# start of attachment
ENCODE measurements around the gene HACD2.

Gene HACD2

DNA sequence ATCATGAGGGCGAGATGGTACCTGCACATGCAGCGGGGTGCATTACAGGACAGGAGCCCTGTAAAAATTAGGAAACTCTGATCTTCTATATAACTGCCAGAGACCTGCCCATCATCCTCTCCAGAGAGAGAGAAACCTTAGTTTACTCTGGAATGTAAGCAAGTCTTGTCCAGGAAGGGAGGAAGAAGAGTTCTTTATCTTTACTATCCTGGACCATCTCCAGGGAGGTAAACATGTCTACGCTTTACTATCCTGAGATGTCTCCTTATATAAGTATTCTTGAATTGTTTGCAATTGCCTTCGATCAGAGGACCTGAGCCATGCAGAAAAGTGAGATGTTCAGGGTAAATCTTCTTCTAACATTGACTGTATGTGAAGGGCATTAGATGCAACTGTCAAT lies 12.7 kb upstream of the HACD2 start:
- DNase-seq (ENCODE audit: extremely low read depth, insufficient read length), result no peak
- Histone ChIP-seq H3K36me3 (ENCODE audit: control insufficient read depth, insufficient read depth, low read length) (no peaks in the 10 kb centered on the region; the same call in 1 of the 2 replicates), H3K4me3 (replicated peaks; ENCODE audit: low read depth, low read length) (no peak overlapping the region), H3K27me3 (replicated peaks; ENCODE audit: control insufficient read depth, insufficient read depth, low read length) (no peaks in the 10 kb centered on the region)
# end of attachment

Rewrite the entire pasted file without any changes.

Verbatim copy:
ENCODE measurements around the gene HACD2.

Gene HACD2

DNA sequence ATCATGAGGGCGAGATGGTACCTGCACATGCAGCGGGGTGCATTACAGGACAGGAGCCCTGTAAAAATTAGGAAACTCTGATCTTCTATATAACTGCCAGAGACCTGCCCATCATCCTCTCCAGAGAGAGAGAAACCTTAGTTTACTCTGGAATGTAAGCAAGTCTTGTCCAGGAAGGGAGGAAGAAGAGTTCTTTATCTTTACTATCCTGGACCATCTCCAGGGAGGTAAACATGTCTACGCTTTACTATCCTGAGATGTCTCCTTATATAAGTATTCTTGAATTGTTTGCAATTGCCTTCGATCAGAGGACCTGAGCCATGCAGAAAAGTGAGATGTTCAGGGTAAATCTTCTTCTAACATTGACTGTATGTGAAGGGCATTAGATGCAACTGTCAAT lies 12.7 kb upstream of the HACD2 start:
- DNase-seq (ENCODE audit: extremely low read depth, insufficient read length), result no peak
- Histone ChIP-seq H3K36me3 (ENCODE audit: control insufficient read depth, insufficient read depth, low read length) (no peaks in the 10 kb centered on the region; the same call in 1 of the 2 replicates), H3K4me3 (replicated peaks; ENCODE audit: low read depth, low read length) (no peak overlapping the region), H3K27me3 (replicated peaks; ENCODE audit: control insufficient read depth, insufficient read depth, low read length) (no peaks in the 10 kb centered on the region)